I just came across this news report on the BBC website regarding Saudi Prince Alwaleed bin Talal investing $300 million in Twitter. This is the same Saudi Prince who has shares in News Corporation and a host of other countries. It might not mean anything, BUT, there is always the possibility that this investment could somehow curb the use of Twitter in the future when it comes to something like what happened in Iran in 2009.
To refresh your memory of those events in Iran, there was a Green revolution of sorts (it was never clear whether these people were more Islamist than the Mullahs or not), and when the Presidential results were announced a large number of people went wild because they knew that they had voted for Mousavi and Kharoubi rather than vote for Ahmahnutjob. Young and old people took to the streets and to the rooftops. There was a repeat of 1979 but with a twist because this time the people did not win. They were crushed by a brutal regime that is far worse than that of the former Shah.
During that period of protests the young people who came from the universities took to using Twitter as a means of communicating with the outside world. Twitter managed to stay open for these people to get out their message about what was happening inside of Iran. The regime was not able to completely shut them down.
The Arab Spring was not spontaneous even though the LSM would like us to believe it was spontaneous. The immolation of a young Tunisian was the spark and it was the only thing that was spontaneous because the opposition groups in Tunisia had already been planning their moves to oust Ben Ali. They used Facebook and Twitter to execute their opposition protests. It worked in Tunisia. This is also true with Egypt, Yemen, Jordan, Libya, Bahrain, Syria and Morocco. The opposition parties have been well organized in their planning.
One part of the plan which was executed in both Egypt and Libya was the method by which the actions against the protesters brought in others who had not been as supportive of the movement. This was obvious with the Tahrir Square protests, because as soon as the army responded more and more people joined in the protests. It was all planned. On the other hand, in Libya there was some organization, but I am not certain that the movement was as well organized as in Egypt. This is despite the fact that people behaved in the same way. As soon as Gadhafi brought in the mercenaries to fire upon those who were protesting, people who did not agree with the originators of the protest joined in the daily processions of funerals for the victims of Gadhafi oppression. This is what happened in Benghazi. The crowds got bigger every day. There must have been some organization because protests also broke out in Misrata, Tripoli, Zintan and a number of other cities.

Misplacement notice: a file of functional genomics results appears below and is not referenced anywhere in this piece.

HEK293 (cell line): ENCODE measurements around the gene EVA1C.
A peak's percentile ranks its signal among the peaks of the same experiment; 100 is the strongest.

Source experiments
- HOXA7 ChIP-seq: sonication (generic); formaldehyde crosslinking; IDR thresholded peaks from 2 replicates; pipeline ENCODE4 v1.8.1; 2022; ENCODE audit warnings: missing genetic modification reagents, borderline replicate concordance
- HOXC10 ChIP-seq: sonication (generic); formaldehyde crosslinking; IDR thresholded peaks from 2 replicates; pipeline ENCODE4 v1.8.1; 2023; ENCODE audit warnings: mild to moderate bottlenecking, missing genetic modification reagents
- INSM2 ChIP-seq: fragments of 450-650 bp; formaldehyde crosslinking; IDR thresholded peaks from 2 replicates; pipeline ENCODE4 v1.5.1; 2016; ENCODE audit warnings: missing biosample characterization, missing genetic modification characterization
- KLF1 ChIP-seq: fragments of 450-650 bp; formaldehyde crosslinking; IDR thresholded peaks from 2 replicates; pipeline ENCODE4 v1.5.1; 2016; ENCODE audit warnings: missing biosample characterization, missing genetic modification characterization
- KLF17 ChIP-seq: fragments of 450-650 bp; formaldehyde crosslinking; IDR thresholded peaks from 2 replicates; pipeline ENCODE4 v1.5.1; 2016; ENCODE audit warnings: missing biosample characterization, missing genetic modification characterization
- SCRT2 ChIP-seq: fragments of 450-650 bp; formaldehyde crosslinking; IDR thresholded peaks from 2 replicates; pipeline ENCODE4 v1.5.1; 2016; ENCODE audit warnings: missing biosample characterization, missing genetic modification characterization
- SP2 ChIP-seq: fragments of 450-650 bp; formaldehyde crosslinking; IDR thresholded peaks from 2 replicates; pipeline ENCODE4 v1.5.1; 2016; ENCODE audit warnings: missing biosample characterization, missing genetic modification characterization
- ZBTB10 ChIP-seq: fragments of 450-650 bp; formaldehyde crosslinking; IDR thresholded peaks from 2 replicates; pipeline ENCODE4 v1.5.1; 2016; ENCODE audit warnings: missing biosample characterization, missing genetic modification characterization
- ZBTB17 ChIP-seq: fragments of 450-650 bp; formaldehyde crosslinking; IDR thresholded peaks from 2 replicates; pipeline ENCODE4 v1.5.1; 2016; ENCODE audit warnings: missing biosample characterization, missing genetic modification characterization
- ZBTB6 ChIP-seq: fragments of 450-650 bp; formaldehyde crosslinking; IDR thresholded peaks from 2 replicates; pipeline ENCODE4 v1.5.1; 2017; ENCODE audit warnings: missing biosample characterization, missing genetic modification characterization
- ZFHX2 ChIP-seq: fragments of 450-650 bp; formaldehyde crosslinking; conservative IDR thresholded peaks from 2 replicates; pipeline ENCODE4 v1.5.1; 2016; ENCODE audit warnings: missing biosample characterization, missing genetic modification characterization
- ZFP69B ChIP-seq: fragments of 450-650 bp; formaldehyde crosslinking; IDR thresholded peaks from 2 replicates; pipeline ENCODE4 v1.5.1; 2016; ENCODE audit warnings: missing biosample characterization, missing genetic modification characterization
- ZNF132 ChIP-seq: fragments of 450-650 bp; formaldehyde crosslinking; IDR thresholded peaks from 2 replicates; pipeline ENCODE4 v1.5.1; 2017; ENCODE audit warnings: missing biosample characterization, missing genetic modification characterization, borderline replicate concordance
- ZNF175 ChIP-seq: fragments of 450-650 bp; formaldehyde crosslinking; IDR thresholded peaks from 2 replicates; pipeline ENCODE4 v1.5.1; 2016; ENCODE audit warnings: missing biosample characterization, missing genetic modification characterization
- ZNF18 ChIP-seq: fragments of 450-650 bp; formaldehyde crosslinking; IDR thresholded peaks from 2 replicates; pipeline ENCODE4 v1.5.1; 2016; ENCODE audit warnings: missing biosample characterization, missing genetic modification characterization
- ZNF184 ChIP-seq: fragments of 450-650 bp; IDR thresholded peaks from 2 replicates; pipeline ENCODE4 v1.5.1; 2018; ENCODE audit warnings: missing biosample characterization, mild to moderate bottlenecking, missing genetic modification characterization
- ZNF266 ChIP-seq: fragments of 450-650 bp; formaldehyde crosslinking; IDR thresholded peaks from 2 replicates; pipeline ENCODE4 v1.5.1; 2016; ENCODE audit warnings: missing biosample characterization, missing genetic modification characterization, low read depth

In those early days in Libya the government spy network meant that people using their mobile phones to try and get out messages were caught and ended up in prison. At least two of those detained were Australian citizens. They had been caught using their mobile phones. It was thanks to the diplomatic efforts of the Turkish Embassy that these individuals were freed from prison. This shows how dangerous it was to try and communicate with the outside world. Yet, the citizens of Tripoli in the long run managed to communicate with other Libyans as well as with NATO forces. They managed to capture and rig up their satellite communications, and they took enormous risks in guiding the NATO forces to the spots where there were weapons dumps in Tripoli and elsewhere.
In pointing this out, I am still wondering why the Saudi businessman aquired this interest in Twitter. My real question is: will this interest in Twitter have any effect in the future with regard to how Twitter is used in the Middle East by dissidents? Could this stifle dissidents in Saudi Arabia?